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Habitat preferences and the effect of habitat reduction on the quenda (Isoodon fusciventer) in an urban environment

Watson, Nicholas (2018) Habitat preferences and the effect of habitat reduction on the quenda (Isoodon fusciventer) in an urban environment. Honours thesis, Murdoch University.

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Habitat loss has been a large contributing factor in the decline in abundance of many fauna species in Australia. Ground-dwelling mammals are particularly susceptible to this threat and with the increase in urbanisation, there is a pressing need to conserve species that remain in these environments. The quenda (Isoodon fusciventer) is one of the remaining native mammals that persists in the metropolitan area of Western Australia. With the quenda’s recent upgrade to species level, existing information on this species is often extrapolated from eastern sub-species of the southern brown bandicoot. The metapopulation at Murdoch University has declined over recent years and the lack of research on the quenda inhibits conservation efforts.

This thesis studies the habitat preferences of the quenda population at Murdoch University and monitors the effect of vegetation removal, from fire mitigation that is currently ongoing on campus, on quenda activity. It was predicted that the vegetation removal from fire mitigation would have a negative impact on quenda activity. Also of interest was trialling different GPS attachment positions to achieve the longest consistent attachment time when using adhesive. To address these aims, a combination of camera trapping, GPS tracking and quenda diggings were used to determine micro and macrohabitat preferences of quenda. Two sites were targeted for vegetation clearing and camera traps were used to determine any change in quenda activity. Three other sites were monitored as a control.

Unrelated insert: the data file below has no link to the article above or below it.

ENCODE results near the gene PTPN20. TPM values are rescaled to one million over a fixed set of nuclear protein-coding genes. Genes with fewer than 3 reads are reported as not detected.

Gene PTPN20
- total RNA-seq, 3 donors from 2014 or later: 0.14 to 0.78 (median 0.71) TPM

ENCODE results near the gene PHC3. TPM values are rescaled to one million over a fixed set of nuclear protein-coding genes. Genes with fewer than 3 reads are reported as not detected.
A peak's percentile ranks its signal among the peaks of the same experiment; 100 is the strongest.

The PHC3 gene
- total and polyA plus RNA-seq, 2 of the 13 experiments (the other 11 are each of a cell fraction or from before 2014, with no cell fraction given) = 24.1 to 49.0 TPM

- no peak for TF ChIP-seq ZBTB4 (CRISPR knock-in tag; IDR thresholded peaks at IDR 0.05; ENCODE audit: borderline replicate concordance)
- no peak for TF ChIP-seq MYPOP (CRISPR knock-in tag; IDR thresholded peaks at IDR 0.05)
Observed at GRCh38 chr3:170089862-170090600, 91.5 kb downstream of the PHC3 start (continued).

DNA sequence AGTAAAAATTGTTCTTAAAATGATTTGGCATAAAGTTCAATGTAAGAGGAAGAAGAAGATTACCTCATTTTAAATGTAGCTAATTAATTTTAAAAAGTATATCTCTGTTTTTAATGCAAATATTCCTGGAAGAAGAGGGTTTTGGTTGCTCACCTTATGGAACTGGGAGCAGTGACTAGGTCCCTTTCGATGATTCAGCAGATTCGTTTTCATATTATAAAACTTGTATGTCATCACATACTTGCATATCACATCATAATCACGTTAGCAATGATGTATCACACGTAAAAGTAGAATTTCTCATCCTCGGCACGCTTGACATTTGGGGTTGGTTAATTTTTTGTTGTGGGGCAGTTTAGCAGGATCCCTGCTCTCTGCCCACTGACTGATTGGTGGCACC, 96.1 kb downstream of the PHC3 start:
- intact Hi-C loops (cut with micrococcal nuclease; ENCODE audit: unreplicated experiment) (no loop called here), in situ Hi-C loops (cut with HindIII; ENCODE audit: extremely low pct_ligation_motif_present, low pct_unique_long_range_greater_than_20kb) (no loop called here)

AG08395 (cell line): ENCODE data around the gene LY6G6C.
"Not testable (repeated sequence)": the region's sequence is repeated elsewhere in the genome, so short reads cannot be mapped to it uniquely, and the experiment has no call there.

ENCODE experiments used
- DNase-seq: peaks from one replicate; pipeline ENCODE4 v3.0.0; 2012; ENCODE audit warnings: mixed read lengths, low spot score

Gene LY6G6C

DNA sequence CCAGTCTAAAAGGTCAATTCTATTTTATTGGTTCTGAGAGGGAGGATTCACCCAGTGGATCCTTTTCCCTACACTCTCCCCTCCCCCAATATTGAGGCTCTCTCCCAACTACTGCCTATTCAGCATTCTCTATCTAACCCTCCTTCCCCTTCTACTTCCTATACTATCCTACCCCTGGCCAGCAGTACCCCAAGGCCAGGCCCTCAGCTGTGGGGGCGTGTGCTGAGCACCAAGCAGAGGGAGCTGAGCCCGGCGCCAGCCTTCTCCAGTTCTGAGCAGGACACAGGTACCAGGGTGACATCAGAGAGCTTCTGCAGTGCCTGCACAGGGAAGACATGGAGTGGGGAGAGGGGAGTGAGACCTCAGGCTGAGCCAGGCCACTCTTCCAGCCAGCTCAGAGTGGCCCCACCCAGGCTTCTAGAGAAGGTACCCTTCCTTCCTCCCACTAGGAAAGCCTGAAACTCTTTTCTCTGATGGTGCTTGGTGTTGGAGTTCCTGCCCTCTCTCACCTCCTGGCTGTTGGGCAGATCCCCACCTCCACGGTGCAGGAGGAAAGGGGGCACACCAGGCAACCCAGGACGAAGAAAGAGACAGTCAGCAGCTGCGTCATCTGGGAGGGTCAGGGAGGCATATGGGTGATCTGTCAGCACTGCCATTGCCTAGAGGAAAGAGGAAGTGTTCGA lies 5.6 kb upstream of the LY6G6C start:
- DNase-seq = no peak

The study found that at the microhabitat scale, quendas avoided grass, litter and canopy cover. At the macrohabitat scale, quendas preferred shrub cover with higher levels of vegetation density from 48 to 144 cm. Foraging occurred closer to grass trees and in denser vegetated areas. A decrease in quenda activity was observed in areas that experienced vegetation clearing from fire mitigation with the control areas showing an increase in activity. GPS tag positioning showed to have a small influence on attachment time with only the upper back showing a significant increase compared to the mid-flank position.

The findings suggest that dense vegetation and grass trees are vital for the quendas at Murdoch University and is similar to that of other bandicoots from the same genus. Careful management is crucial during fire mitigation to ensure that there is adequate suitable habitat during this process and into the future.

Item Type: Thesis (Honours)
Murdoch Affiliation(s): Harry Butler Institute
School of Veterinary and Life Sciences
United Nations SDGs: Goal 15: Life on Land
Supervisor(s): Bryant, Kate
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